SeniorCare, which helps about 85,000 Wisconsinites age 65-plus with their prescription drug costs, will not face any of the major changes that Governor Walker had proposed in his 2015-17 state budget. These changes would have resulted in much higher costs for participants.
“This is a great day for Wisconsin,” said AARP Wisconsin State Advocacy Director Helen Marks Dicks. “Our members and volunteers have spent the past few months working to get the message across loud and clear to lawmakers that SeniorCare needs to remain exactly as is. We are thrilled that members of the JFC heard our voices.”
As a result of the JFC’s decision Thursday night, SeniorCare enrollees will not need to first enroll in Medicare Part D in order to be eligible, as the governor had proposed. Also, the program will not be capped or limited to those who are currently enrolled, and there will be no increases in premiums, deductibles or enrollment fees.
“SeniorCare is literally a lifeline for thousands of Wisconsinites on fixed incomes who struggle to make ends meet. This decision means they won’t have to choose between paying for food, rent or prescription medications,” Dicks said.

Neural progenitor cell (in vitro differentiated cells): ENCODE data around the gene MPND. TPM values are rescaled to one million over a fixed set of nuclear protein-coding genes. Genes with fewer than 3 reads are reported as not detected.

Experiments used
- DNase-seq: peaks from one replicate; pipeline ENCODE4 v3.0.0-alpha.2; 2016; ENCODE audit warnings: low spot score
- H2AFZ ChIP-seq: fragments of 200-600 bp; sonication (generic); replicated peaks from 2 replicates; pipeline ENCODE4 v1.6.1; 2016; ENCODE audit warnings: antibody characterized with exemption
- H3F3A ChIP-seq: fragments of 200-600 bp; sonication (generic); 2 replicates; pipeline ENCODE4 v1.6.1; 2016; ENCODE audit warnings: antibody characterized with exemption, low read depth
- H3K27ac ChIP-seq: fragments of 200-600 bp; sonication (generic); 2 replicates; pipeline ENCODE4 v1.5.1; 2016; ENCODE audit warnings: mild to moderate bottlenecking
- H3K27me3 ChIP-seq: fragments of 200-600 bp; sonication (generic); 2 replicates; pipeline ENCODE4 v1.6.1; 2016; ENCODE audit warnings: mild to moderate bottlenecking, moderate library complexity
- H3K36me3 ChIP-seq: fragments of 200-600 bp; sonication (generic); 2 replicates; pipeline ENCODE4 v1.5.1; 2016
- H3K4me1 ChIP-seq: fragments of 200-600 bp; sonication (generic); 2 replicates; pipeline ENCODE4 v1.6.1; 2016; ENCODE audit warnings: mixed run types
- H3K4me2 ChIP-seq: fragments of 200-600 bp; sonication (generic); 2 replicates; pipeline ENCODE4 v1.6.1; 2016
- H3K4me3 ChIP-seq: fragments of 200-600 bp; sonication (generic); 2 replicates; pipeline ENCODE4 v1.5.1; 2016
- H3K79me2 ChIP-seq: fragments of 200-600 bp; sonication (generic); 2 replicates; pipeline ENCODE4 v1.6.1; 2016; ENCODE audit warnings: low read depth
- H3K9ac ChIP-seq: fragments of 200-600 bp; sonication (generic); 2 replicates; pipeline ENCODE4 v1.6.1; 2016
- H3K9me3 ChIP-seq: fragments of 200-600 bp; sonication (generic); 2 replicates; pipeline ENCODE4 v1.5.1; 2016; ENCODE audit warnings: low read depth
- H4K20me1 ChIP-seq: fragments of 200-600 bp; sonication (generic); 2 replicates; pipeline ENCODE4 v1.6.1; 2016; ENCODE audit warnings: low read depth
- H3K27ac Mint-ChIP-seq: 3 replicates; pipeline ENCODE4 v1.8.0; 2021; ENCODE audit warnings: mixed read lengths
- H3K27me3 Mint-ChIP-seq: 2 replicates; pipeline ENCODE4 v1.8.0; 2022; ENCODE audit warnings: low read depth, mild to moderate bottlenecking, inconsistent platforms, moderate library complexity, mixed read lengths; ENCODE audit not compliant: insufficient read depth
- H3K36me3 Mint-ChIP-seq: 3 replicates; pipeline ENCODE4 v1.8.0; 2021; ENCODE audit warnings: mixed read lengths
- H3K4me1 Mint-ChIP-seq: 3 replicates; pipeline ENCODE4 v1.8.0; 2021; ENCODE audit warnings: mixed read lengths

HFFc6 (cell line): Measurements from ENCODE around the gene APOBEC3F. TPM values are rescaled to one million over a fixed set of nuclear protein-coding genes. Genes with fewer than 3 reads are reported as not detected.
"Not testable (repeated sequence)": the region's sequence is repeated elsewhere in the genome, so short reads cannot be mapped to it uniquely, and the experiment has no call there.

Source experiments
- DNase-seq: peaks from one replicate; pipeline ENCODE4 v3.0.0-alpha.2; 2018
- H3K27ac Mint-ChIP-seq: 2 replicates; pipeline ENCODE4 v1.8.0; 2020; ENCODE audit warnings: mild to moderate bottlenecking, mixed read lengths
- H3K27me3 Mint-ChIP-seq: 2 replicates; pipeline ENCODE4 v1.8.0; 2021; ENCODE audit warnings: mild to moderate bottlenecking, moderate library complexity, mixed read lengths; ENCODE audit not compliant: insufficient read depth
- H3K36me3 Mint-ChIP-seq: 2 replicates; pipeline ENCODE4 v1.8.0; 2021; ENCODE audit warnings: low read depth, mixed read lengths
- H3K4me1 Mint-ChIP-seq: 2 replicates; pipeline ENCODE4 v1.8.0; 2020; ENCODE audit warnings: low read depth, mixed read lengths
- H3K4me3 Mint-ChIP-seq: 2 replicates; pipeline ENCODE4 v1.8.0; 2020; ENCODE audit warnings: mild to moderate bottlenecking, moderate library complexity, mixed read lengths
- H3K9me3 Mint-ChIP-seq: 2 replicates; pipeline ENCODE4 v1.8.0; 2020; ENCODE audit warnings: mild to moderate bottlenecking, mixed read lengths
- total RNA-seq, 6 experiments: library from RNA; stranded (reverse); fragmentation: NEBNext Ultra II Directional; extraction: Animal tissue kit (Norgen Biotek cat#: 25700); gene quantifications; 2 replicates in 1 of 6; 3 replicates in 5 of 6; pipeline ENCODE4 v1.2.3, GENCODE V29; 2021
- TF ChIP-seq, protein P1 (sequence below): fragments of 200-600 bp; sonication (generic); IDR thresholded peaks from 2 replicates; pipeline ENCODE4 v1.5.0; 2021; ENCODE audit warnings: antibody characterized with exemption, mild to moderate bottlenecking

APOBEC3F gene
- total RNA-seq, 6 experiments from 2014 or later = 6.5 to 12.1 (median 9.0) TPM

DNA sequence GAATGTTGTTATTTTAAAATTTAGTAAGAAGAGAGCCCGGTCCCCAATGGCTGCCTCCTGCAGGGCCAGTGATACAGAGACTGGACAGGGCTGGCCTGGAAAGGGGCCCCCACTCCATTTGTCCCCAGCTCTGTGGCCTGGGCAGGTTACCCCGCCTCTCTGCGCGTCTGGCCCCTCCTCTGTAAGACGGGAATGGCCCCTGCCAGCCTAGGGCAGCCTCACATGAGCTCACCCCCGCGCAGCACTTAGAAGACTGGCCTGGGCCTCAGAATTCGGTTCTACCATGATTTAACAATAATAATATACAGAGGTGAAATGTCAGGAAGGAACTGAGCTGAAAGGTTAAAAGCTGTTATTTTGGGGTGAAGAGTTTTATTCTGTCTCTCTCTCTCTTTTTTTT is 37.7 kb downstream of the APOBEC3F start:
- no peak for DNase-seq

By any measure, SeniorCare is a win-win program for Wisconsin and beneficiaries. The costs of the program are controlled by the state’s ability to negotiate drug prices and utilize prior authorization with preferred formularies. Enrollees pay an annual $30 fee and deductibles are based on their average income. After the deductible, SeniorCare has a co-pay of $5 for generic drugs and $15 for name-brand drugs.
“It’s an incredibly popular program that’s easy to understand and enroll in,” Dicks said. “We all know Wisconsin lawmakers rarely agree on anything. But this is one state-run program receives praise and support from both sides of the political aisle year after year. We thank the JFC for seeing the value and importance of keeping it going, as is, for the present and future good of Wisconsin.”